The super district solves one problem while creating another.
To offset that, a simple change could be implemented to alleviate some of those travel issues.
Instead of seeding teams from 1-35 and allowing the teams to pick their spots on the bracket in order from the top seed to the lowest, the top eight teams should be seeded and assigned to host a sectional tournament.
That creates eight sectional tournaments with each of the top eight seeds hosting (during COVID protocols, the higher seed could continue to host games).
The remaining teams—in this case, there are 27 other teams in the district—would be assigned to one of the eight sectional tournaments based on seed/geography.
Let’s assume the seeds were based simply on winning percentage (see the chart to the right).
In that case, Stow would earn the No. 1 seed followed by Warren Harding, Kenmore, GlenOak, Walsh Jesuit, Archbishop Hoban, Cuyahoga Falls and North Canton Hoover. Each of these teams would host a sectional tournament.
The remaining 27 teams would fill in those sectional tournaments based on their seed, but also considering geographic restrictions.
Putting together the eight sectional tournaments could look like this (seed in parenthesis):
- Stow (1) vs South (32)
- North (16) vs Chardon (17)
Winner plays winner of Hoover Sectional
- NC Hoover (8) vs Madison (25)
- Aurora (9) vs Lakeside (24)
Winner plays winner of Stow Sectional
- GlenOak (4) vs Boardman (29)
- Jackson (13) vs Canfield (20)
Winner plays winner of Walsh Sectional
- Walsh Jesuit (5) vs Austintown Fitch (28)
- Brush (12) vs Green (21)
Winner plays winner of GlenOak Sectional
- Warren Harding (2) vs Solon (31)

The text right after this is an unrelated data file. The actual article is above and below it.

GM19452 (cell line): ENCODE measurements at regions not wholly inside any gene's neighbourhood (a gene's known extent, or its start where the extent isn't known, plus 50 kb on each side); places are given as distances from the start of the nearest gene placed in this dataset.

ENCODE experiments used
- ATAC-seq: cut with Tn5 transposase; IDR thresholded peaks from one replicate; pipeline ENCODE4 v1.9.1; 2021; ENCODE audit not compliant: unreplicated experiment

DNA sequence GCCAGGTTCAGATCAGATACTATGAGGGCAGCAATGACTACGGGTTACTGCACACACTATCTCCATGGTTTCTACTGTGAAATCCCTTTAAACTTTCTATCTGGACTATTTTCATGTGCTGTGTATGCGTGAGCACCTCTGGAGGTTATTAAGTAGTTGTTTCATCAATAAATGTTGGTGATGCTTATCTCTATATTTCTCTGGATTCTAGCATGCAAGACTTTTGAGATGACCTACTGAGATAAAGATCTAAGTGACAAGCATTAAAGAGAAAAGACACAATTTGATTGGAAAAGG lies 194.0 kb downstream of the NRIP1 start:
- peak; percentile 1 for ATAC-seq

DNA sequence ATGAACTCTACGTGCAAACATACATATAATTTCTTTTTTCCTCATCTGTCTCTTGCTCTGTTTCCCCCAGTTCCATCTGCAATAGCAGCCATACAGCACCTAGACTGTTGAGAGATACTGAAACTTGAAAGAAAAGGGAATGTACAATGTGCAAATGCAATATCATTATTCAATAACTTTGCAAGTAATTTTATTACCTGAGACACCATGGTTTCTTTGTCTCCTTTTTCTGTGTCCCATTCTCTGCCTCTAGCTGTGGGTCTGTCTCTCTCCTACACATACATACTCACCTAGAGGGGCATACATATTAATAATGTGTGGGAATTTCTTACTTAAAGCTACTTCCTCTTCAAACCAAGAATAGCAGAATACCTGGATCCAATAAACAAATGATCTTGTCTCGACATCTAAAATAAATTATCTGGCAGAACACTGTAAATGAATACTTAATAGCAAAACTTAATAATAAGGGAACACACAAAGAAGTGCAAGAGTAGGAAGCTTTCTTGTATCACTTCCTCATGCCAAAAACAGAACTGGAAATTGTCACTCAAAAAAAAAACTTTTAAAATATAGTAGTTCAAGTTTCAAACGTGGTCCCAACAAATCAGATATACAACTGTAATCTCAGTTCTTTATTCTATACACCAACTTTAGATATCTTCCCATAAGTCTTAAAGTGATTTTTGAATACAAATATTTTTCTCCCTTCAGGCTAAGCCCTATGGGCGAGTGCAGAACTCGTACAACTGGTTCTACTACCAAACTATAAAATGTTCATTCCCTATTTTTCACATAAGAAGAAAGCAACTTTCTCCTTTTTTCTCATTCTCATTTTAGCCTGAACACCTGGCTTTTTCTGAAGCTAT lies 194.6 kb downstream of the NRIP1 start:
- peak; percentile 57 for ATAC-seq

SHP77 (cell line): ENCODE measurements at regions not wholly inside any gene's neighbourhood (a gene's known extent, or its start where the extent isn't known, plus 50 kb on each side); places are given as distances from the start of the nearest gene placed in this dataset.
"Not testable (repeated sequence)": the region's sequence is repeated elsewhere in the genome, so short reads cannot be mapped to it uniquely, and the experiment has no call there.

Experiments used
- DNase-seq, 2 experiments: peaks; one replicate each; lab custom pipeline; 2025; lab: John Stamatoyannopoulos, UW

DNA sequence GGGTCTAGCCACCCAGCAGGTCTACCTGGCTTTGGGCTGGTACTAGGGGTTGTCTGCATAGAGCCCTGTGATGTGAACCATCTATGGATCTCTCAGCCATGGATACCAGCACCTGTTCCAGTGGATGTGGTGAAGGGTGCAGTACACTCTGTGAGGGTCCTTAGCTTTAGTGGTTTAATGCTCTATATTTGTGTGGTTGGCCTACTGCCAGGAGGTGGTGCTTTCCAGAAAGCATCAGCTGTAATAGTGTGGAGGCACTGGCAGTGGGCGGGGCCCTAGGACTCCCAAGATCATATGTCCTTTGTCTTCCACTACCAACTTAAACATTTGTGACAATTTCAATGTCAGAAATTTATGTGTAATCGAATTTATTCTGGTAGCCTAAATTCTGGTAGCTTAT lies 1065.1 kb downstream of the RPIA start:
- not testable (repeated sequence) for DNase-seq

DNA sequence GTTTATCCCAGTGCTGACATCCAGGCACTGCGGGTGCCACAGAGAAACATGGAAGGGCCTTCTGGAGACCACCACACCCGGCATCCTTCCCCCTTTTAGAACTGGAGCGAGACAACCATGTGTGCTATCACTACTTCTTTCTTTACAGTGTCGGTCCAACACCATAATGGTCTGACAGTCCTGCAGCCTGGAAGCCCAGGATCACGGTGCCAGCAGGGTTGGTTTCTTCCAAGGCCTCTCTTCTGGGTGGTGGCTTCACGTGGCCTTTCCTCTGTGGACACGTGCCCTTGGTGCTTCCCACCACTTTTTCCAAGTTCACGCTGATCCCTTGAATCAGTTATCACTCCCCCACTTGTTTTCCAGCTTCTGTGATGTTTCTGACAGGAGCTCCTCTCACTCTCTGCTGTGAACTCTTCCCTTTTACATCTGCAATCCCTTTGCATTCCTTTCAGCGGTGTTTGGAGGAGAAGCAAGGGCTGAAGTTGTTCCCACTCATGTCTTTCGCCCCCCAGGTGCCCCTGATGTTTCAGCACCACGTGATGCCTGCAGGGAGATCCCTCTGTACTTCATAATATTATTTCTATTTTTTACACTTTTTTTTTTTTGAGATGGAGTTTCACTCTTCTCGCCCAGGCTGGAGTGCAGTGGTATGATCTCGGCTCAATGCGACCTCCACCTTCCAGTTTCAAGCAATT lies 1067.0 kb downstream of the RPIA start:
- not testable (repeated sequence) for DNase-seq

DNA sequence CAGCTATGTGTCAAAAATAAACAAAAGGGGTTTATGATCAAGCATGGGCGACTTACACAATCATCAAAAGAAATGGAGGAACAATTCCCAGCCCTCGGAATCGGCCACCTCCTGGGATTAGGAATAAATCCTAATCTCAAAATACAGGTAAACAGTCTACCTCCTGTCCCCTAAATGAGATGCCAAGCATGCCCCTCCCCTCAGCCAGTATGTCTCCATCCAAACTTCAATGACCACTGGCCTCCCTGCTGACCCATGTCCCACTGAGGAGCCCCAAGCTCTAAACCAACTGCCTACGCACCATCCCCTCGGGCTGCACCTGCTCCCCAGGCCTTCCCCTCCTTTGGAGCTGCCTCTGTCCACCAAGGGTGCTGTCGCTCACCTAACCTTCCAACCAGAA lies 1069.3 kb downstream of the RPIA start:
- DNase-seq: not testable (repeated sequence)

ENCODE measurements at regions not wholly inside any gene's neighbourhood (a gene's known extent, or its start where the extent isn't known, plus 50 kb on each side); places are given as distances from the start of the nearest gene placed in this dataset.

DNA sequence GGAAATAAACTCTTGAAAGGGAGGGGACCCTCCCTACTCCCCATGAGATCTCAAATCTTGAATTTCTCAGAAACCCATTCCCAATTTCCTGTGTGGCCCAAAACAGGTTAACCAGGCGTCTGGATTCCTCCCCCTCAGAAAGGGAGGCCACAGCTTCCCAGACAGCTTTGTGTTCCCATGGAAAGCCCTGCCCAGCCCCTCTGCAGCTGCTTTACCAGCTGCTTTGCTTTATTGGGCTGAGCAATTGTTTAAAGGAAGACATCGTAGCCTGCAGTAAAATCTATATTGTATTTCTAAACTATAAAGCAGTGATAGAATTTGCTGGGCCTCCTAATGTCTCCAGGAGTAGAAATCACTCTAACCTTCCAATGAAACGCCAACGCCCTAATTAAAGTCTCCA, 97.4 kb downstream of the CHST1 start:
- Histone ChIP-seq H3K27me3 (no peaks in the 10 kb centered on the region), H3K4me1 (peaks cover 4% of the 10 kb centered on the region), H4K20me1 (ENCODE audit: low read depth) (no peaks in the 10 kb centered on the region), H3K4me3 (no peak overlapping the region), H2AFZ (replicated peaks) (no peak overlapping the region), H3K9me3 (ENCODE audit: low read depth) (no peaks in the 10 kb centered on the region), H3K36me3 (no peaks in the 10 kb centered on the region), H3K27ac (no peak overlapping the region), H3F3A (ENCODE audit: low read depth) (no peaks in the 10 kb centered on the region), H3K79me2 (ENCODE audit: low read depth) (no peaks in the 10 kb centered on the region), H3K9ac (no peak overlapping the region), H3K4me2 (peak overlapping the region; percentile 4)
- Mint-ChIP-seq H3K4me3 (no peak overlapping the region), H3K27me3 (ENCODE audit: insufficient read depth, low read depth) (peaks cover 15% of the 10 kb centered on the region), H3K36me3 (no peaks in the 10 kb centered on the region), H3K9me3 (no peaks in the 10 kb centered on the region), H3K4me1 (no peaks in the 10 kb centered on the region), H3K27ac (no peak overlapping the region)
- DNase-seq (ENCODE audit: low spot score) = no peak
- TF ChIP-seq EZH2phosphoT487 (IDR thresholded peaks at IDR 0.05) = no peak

- Canton McKinley (15) vs Marietta (18)
Winner plays winner of Cuyahoga Falls Sectional
- Cuyahoga Falls (7) vs Louisville (26)
- Nordonia (10) vs Riverside (23)
Winner plays winner of Harding Sectional
- Kenmore-Garfield (3) vs Howland (30)
- Massillon Perry (14) vs Hudson (19)
Winner plays winner of Hoban Sectional
- Archbishop Hoban (6) vs Mentor (27)
- New Philadelphia (11) vs Mayfield (22)
Winner plays winner of Kenmore Sectional
The bottom three seeds—Washington (33), Lake (34) and Roosevelt (35)—would be assigned as a play-in game against the lowest seed at three of the sectional tournaments, based on their seed.
In the scenario above, there are several teams that would be required to travel well over an hour for a first-round game. Those games could be swapped out with other lower seeds to alleviate the travel issue.
For instance, No. 25 Madison would be scheduled at No. 8 North Canton Hoover. Instead, Madison could swap spots with No 28 Austintown Fitch or No. 29 Boardman and each team would then travel about an hour to their first-round games.
Also, No. 11 New Philadelphia would be scheduled to host No. 22 Mayfield. That’s a trip that would take the Wildcats approximately one hour, 23 minutes. Instead, Mayfield could swap places with No. 19 Hudson and travel to Massillon Perry while Hudson would make the trip to New Philadelphia. Now, both teams are traveling just over an hour to play.
There is no perfect scenario but the super district does allow for the top teams to avoid playing each other earlier in the tournament. With some creative out of the box thinking, the NEDAB could fine-tune this system to seed the top teams appropriately while also reducing travel time, especially in the earlier rounds.
If super districts are here to stay, and this could be the fairest scenario for all teams involved, fine-tuning the process to alleviate long-distance travel early in the tournament should be considered.